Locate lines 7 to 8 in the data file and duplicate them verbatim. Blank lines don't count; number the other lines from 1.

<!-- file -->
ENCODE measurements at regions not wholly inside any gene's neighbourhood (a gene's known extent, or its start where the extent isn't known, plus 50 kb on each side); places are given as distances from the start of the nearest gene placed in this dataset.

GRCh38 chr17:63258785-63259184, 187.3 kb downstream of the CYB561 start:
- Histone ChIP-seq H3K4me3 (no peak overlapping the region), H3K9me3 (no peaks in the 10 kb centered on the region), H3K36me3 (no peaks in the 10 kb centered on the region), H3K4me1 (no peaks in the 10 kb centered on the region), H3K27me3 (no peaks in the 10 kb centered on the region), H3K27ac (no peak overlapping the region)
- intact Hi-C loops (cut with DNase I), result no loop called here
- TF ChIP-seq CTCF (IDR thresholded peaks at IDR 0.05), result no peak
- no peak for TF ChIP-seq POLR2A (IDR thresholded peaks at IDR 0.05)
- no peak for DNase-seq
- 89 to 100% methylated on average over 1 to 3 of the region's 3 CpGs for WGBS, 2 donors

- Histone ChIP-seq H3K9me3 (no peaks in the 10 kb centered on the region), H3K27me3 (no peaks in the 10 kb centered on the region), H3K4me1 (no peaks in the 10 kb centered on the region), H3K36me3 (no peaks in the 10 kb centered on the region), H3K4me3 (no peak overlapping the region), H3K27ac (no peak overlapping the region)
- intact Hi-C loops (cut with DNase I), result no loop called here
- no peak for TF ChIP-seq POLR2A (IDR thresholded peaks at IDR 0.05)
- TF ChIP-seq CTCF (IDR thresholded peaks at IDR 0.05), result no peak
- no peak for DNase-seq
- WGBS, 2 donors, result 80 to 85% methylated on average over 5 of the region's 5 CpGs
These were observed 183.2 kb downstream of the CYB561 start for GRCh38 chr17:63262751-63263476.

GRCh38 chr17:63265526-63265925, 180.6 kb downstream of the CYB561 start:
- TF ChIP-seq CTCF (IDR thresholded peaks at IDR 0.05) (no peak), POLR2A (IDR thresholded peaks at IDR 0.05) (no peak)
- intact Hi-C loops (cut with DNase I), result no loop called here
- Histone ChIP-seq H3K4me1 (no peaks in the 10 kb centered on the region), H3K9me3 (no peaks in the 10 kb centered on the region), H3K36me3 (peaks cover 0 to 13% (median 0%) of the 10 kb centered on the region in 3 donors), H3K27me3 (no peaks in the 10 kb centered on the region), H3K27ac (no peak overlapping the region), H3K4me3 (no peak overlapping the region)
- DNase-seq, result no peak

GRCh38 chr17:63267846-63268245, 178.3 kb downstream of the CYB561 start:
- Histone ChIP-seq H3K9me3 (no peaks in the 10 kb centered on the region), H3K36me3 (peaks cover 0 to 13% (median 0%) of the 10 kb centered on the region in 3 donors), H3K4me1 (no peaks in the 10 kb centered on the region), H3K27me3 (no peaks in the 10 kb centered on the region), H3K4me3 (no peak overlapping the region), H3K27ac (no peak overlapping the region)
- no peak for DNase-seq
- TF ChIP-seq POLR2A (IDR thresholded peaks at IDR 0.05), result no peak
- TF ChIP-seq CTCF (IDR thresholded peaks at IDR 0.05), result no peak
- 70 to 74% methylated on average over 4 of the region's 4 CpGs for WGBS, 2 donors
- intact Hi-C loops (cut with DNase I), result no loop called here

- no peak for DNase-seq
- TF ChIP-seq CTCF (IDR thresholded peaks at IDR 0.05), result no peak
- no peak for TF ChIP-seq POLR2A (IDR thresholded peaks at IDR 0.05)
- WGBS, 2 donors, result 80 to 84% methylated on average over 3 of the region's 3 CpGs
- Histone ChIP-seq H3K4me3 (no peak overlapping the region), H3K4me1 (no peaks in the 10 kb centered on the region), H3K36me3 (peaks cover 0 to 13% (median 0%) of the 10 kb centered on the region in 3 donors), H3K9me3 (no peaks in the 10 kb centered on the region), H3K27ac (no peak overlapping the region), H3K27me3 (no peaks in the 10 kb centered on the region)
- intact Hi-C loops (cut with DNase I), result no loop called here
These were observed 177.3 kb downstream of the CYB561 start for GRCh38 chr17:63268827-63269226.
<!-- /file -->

- no peak for DNase-seq
- 89 to 100% methylated on average over 1 to 3 of the region's 3 CpGs for WGBS, 2 donors